The Influence of Liposomal Encapsulation on Sodium Cromoglycate Pharmacokinetics in Man

University of Wales College of Cardiff
Pharmaceutical Research (Impact Factor: 3.95). 06/1989; 6(7):633-636. DOI: 10.1023/A:1015917918130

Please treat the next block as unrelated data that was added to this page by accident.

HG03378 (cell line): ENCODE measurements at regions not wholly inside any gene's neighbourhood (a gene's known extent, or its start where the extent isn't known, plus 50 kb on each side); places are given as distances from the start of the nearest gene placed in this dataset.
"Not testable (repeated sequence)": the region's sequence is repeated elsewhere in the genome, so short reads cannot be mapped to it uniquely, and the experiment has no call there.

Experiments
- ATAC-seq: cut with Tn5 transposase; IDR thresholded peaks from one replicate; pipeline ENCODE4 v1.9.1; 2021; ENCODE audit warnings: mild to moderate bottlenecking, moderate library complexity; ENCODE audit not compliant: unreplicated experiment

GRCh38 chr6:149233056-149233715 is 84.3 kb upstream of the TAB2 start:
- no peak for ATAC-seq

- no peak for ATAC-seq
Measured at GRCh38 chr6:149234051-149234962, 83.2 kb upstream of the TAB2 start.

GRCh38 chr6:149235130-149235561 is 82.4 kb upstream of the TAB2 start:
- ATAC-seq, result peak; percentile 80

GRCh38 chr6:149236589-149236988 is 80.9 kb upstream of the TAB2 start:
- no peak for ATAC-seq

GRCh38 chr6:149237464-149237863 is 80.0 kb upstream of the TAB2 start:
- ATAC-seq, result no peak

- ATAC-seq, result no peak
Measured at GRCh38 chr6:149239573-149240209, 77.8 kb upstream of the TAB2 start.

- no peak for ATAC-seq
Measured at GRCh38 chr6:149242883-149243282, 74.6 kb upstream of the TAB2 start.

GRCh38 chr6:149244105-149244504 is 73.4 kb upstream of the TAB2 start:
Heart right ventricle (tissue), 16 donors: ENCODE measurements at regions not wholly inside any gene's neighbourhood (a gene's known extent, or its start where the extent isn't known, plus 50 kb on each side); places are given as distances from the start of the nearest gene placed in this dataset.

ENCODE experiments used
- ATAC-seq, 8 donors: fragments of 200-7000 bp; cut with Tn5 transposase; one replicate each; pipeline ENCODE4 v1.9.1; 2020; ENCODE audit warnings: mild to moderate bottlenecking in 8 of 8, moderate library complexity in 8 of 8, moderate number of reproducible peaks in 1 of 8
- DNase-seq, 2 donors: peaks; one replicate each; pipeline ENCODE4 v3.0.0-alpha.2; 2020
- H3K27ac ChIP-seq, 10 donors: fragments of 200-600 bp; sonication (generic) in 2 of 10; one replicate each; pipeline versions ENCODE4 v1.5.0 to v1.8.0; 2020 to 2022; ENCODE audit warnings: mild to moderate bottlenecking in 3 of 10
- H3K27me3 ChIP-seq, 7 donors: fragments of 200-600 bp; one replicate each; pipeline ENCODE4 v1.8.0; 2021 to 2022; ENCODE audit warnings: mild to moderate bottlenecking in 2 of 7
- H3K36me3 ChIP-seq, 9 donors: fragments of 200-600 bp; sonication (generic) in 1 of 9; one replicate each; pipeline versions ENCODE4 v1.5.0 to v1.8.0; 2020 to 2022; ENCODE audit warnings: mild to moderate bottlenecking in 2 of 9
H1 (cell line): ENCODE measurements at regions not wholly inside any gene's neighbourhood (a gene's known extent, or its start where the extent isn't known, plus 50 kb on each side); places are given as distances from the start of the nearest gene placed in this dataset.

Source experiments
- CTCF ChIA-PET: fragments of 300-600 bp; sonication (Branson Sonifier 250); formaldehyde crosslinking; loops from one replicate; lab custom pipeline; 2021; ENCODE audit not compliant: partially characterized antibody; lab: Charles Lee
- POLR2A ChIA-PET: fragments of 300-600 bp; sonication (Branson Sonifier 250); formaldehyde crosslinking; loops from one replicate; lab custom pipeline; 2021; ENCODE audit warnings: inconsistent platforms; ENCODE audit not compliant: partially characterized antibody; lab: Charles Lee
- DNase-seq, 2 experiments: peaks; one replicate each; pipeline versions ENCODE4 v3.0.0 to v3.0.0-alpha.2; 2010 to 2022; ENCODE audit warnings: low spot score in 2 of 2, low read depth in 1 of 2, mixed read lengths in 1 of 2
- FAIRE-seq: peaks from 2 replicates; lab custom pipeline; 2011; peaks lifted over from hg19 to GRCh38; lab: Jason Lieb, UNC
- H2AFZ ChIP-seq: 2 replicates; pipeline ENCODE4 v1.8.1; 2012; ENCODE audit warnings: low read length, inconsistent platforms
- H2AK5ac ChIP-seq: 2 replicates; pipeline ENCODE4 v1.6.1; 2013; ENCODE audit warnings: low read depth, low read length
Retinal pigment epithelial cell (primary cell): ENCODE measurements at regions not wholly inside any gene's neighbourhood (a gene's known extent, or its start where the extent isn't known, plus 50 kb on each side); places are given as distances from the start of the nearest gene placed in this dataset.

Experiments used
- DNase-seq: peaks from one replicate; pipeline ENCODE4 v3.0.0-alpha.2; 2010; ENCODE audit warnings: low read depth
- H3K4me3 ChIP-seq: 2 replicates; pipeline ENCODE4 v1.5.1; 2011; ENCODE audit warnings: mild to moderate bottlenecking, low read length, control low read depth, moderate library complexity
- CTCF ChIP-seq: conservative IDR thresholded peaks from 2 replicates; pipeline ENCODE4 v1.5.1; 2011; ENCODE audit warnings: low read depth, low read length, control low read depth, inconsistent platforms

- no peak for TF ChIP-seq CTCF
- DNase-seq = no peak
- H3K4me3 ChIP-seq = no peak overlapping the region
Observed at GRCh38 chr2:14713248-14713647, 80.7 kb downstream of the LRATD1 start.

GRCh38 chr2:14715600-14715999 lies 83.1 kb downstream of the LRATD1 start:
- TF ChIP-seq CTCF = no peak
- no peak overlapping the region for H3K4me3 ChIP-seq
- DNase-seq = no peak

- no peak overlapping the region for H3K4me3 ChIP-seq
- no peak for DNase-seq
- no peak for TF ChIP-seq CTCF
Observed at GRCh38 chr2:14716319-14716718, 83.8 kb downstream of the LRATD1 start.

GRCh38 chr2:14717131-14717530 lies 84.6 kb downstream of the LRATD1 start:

ABSTRACT The pharmacokinetics of pulmonary-administered sodium cromoglycate (SCG) has been studied in five healthy volunteers. SCG, 20 mg, was inhaled as a solution and encapsulated in dipalmitoyl phosphatidylcholine/cholesterol (1:1) liposomes. Liposomal SCG produced detectable drug levels in plasma from four volunteers taken 24 and 25 hr after inhalation. Inhaled SCG solution, although producing peak plasma levels more than sevenfold greater than liposomal drug, was not detectable in 24-hr samples from any volunteer. The decline in plasma levels following inhalation of liposomal SCG (reflecting the absorption phase) was best described by a biexponential equation. The two absorption rate constants differed by more than an order of magnitude. The rapid absorption phase was probably due to free or surface-adsorbed SCG in the liposomal formulation, since the absorption rate constant for this phase did not differ significantly from the absorption rate constant for SCG in solution. The phase of slow drug absorption may then be attributed to absorption of drug released from vesicles. The data indicate that encapsulation of SCG prior to pulmonary administration prolonged drug retention within the lungs and altered its pharmacokinetics.

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